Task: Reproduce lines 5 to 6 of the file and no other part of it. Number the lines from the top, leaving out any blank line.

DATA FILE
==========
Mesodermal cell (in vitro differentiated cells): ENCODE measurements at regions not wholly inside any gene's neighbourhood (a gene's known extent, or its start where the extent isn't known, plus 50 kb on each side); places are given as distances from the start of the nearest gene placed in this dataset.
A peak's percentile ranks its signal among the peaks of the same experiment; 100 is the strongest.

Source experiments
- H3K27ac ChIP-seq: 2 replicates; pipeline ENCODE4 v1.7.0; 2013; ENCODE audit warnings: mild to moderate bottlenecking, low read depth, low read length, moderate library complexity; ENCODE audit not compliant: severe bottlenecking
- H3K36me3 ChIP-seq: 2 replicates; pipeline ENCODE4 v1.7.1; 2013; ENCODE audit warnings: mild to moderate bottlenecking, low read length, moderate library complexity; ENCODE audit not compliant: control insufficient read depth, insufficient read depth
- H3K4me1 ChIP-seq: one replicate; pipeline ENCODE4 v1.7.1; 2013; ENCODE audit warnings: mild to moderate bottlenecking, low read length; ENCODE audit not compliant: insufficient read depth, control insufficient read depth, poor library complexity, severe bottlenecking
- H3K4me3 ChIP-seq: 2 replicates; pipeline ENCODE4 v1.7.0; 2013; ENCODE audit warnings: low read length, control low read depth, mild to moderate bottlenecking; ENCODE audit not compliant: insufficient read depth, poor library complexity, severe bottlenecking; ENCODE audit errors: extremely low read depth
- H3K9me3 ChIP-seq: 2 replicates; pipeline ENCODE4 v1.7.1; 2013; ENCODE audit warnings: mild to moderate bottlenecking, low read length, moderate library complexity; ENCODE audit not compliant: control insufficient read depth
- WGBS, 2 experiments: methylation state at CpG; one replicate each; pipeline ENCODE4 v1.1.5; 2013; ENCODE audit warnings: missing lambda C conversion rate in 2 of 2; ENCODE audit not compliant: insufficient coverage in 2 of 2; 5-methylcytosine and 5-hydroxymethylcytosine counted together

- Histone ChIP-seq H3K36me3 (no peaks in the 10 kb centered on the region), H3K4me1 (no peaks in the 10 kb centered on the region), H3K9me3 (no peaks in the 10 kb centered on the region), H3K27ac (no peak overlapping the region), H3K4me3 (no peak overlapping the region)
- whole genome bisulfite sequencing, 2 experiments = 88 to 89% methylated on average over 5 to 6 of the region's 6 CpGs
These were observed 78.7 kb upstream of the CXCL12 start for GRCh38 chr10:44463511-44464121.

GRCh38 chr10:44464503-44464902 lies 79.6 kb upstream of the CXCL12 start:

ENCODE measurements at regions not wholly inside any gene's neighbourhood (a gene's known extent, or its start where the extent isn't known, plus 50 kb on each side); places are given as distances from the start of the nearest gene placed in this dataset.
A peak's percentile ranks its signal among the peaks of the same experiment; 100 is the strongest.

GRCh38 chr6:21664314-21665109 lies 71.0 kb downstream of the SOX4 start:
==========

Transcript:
- H3K36me3 ChIP-seq: 2 replicates; pipeline ENCODE4 v1.7.1; 2013; ENCODE audit warnings: mild to moderate bottlenecking, low read length, moderate library complexity; ENCODE audit not compliant: control insufficient read depth, insufficient read depth
- H3K4me1 ChIP-seq: one replicate; pipeline ENCODE4 v1.7.1; 2013; ENCODE audit warnings: mild to moderate bottlenecking, low read length; ENCODE audit not compliant: insufficient read depth, control insufficient read depth, poor library complexity, severe bottlenecking